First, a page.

Technology Chum

  • Automotive Security. We were having a discussion on our van this morning about car security, specifically how some thieves are collecting automotive RFID signals, and then going around parking lots broadcasting them, unlocking cars, and stealing stuff inside. I had noted how cars are generally better protected against theft, and how entertainment units are less likely to be stolen than radios of old. Another rider pointed out, however, that the keyless ignition cars are easier to steal. In general, our cars are weak in terms of security — so it is good at the Senator is pushing to increase cybersecurity protections in cars.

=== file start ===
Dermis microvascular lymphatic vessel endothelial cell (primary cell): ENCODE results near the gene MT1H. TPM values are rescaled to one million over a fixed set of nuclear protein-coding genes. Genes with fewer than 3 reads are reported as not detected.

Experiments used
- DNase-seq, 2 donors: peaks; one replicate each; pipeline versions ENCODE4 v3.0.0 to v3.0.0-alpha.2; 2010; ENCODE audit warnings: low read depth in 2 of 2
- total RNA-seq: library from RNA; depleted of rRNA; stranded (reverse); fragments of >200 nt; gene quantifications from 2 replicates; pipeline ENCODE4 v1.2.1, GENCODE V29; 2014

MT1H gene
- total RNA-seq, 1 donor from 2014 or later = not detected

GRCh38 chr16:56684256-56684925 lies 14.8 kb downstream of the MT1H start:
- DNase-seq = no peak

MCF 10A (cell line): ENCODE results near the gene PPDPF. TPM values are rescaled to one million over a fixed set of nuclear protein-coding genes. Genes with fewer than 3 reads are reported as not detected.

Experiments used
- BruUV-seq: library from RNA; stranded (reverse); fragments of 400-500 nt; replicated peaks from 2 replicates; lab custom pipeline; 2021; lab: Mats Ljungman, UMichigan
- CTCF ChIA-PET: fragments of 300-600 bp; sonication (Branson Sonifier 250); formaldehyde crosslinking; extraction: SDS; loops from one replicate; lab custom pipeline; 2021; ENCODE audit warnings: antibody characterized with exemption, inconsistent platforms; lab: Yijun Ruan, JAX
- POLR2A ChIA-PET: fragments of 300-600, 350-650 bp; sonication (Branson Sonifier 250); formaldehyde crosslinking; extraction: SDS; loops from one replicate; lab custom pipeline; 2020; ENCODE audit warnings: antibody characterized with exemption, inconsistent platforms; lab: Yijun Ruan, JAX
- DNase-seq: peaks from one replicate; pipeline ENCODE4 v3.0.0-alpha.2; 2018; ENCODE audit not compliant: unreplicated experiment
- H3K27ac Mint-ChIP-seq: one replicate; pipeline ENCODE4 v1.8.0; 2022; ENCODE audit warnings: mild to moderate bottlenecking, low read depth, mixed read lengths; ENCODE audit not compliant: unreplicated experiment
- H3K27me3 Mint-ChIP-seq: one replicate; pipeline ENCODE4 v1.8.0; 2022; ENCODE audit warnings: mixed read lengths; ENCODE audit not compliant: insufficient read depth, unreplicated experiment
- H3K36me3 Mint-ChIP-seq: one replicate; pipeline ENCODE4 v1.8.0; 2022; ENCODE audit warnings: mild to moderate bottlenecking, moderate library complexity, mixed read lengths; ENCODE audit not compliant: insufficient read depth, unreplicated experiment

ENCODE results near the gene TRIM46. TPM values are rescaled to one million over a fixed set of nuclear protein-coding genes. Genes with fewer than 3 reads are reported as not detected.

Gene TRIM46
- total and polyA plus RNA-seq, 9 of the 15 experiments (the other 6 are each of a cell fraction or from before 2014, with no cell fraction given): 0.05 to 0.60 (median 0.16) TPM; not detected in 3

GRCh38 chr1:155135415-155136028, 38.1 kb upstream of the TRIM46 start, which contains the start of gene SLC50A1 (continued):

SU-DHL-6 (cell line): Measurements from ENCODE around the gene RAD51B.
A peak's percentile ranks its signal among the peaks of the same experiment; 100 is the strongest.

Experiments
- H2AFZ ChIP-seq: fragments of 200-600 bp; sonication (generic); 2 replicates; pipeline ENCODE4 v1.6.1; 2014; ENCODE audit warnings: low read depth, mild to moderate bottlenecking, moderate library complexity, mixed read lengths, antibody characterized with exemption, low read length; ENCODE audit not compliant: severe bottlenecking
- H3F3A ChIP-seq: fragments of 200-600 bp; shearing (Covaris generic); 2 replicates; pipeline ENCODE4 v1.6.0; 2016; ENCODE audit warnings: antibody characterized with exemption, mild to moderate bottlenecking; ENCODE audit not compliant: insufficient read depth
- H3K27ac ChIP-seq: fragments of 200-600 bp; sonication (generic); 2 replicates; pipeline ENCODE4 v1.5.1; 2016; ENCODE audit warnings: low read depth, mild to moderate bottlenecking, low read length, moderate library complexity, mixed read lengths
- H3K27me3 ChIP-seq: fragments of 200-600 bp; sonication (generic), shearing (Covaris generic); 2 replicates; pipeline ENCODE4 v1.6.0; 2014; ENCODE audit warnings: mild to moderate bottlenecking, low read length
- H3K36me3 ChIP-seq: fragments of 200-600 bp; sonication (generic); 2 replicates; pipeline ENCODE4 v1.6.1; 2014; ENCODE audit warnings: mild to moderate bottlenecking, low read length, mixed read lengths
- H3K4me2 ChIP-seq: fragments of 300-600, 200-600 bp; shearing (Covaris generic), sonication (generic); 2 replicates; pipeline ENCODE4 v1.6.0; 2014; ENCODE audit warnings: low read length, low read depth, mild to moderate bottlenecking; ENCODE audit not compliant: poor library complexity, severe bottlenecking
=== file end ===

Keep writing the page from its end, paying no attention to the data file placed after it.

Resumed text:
• LED Streetlight Dangers. More and more cities are going to LED streetlights because they use less energy and are brighter. Now the AMA has come out with some cautions on LED lighting: cool it and dim it. The AMA’s statement recommends that outdoor lighting at night, particularly street lighting, should have a color temperature of no greater than 3000 Kelvin (K). Color temperature (CT) is a measure of the spectral content of light from a source; how much blue, green, yellow and red there is in it. A higher CT rating generally means greater blue content, and the whiter the light appears. The new “white” LED street lighting which is rapidly being retrofitted in cities throughout the country has two problems, according to the AMA. The first is discomfort and glare. Because LED light is so concentrated and has high blue content, it can cause severe glare, resulting in pupillary constriction in the eyes. Blue light scatters more in the human eye than the longer wavelengths of yellow and red, and sufficient levels can damage the retina. This can cause problems seeing clearly for safe driving or walking at night. It can also affect our sleep cycles and rhythms (which is why many people recommend using f.lux to turn down the blue on your screens in the evening).